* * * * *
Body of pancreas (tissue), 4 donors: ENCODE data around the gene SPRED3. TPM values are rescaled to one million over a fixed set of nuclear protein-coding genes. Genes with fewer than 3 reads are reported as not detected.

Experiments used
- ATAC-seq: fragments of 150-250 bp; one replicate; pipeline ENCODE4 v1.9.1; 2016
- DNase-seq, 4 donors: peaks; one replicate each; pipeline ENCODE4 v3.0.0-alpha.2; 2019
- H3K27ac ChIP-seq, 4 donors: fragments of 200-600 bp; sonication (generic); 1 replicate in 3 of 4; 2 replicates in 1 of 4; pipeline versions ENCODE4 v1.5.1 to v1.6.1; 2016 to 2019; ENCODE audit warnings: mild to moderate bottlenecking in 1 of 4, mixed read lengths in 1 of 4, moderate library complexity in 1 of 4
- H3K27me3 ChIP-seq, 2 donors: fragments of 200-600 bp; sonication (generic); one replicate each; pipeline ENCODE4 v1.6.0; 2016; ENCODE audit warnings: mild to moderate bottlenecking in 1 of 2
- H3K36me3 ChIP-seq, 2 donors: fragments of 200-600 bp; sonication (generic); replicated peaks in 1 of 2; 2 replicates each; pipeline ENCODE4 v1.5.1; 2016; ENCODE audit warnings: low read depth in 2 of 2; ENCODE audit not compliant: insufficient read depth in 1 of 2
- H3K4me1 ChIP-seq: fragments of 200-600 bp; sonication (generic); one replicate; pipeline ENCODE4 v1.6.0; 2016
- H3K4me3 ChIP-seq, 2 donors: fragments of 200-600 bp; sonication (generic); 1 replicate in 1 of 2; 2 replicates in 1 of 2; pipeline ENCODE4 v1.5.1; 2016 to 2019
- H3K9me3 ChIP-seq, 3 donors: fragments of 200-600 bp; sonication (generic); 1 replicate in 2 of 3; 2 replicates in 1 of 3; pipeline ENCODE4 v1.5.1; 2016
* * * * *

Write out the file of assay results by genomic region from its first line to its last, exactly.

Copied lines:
Body of pancreas (tissue), 4 donors: ENCODE data around the gene SPRED3. TPM values are rescaled to one million over a fixed set of nuclear protein-coding genes. Genes with fewer than 3 reads are reported as not detected.

Experiments used
- ATAC-seq: fragments of 150-250 bp; one replicate; pipeline ENCODE4 v1.9.1; 2016
- DNase-seq, 4 donors: peaks; one replicate each; pipeline ENCODE4 v3.0.0-alpha.2; 2019
- H3K27ac ChIP-seq, 4 donors: fragments of 200-600 bp; sonication (generic); 1 replicate in 3 of 4; 2 replicates in 1 of 4; pipeline versions ENCODE4 v1.5.1 to v1.6.1; 2016 to 2019; ENCODE audit warnings: mild to moderate bottlenecking in 1 of 4, mixed read lengths in 1 of 4, moderate library complexity in 1 of 4
- H3K27me3 ChIP-seq, 2 donors: fragments of 200-600 bp; sonication (generic); one replicate each; pipeline ENCODE4 v1.6.0; 2016; ENCODE audit warnings: mild to moderate bottlenecking in 1 of 2
- H3K36me3 ChIP-seq, 2 donors: fragments of 200-600 bp; sonication (generic); replicated peaks in 1 of 2; 2 replicates each; pipeline ENCODE4 v1.5.1; 2016; ENCODE audit warnings: low read depth in 2 of 2; ENCODE audit not compliant: insufficient read depth in 1 of 2
- H3K4me1 ChIP-seq: fragments of 200-600 bp; sonication (generic); one replicate; pipeline ENCODE4 v1.6.0; 2016
- H3K4me3 ChIP-seq, 2 donors: fragments of 200-600 bp; sonication (generic); 1 replicate in 1 of 2; 2 replicates in 1 of 2; pipeline ENCODE4 v1.5.1; 2016 to 2019
- H3K9me3 ChIP-seq, 3 donors: fragments of 200-600 bp; sonication (generic); 1 replicate in 2 of 3; 2 replicates in 1 of 3; pipeline ENCODE4 v1.5.1; 2016